I know all too well that parents are a bit frantic about creating that ‘ideal’ summer plan for their high school juniors and seniors. My suggestion? Pace yourself! As the school year ends you may have a host of wonderful ideas … spending weeks upon weeks visiting colleges, making sure your son or daughter has an amazing summer experience/job for that stupendous college essay, and quality time spent with the entire family.
Here’s my reality check: Don’t go crazy planning a jam –packed summer. Rather, find the ‘sweet spot’-- that wonderful balance that works for your clan. How many teens want to spend lots of quality time with their family? How many want to spend months college hunting?
If the college search is on your summer ‘to do” list, I’d suggest that you carve out a bit of time for college visits, (understanding that the summer months don’t always give you a comprehensive view of a college or university because they are not in session) but I can guarantee that you don’t want your entire summer consumed with college ‘stuff’. Neither of my children were able to visit colleges in the summer months because they had commitments that precluded road trips. We fit in college visits during school breaks during the academic year. Do what is best for your family and don’t over think it. The idea is to visit colleges and universities so students can get a sense of place and space, gather information that you may not glean from the internet and literature. See if you can capture the personality of a school and a sense of fit for your daughter or son.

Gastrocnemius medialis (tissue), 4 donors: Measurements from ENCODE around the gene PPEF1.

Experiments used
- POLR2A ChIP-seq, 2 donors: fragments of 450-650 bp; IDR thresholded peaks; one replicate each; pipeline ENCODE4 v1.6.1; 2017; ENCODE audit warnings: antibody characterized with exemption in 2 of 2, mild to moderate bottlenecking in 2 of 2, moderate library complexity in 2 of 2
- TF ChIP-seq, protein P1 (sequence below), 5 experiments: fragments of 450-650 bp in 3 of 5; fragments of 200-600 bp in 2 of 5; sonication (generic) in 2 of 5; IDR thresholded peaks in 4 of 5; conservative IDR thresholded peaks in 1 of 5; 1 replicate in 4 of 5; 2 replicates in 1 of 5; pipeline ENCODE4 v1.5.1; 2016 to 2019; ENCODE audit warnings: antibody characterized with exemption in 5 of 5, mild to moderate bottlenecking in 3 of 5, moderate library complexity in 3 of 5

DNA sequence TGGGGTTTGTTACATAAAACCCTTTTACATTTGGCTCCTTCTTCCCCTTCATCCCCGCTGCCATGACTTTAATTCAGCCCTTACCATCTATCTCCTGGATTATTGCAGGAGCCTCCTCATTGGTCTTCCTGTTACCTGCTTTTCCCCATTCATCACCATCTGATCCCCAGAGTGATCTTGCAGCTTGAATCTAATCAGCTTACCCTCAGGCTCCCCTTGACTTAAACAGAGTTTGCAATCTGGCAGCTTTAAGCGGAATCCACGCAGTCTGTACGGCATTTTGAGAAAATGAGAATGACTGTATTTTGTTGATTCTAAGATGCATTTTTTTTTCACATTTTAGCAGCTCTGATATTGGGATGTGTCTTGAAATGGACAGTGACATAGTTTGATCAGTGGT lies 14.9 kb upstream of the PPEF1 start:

For the parent of the reluctant college search student you may need to take the lead in arranging a reasonable summer college visit plan – expose your child to a host of college/university options close to home (no need to travel great distances if he/she has no idea of what college is all about). Once your son or daughter begins to have an opinion on the kind of schools that seem to be a match, then expand your search. We found that once our son and daughter got into the college search ‘rhythm’ they were quickly able to discern colleges or universities that were a fit. After a series of visits they both had instances where they were able to immediately dismiss schools (even prior to the campus tour --we actually went into the visitors’ center to let the school know that we wouldn’t be spending time on campus after all).
For the parent of the “Type A” highly motivated college searcher, let your son or daughter take the reins. Encourage them to do the research and plan college visits that work into your family budget and timeframe. These students may be able to visit a few schools on their own if you can’t get away from work or other commitments (it’s okay!). In some cases you may have to pull these students back to make sure that their summer schedule has time for other pursuits – and balance.
Encourage your son or daughter to have a productive summer (work, volunteer, travel, and/or, time spent with family) but don’t obsess about it. My colleague Meghan McHale has recently posted a wonderful blog for students about summer planning. Check it out!
Ultimately the summer should be about growing, exploring, connecting and relaxing. For some students, having a unique summer opportunity is exactly what they need in order to return to high school in the fall refreshed and fired up for another academic year. Please don’t plan summer engagements based on how they will look on a college application – students should pursue their sincere interests and available opportunities that are realistic. Many students need to work and those life experiences and challenges are very valuable. For other students, taking time to make headway on their college search is exactly how they want to spend some of the summer. For every family the decisions on summer planning must be personal and practical – do what is best for your family. And be sure to take time to enjoy each other – the kids will be in college before you know it!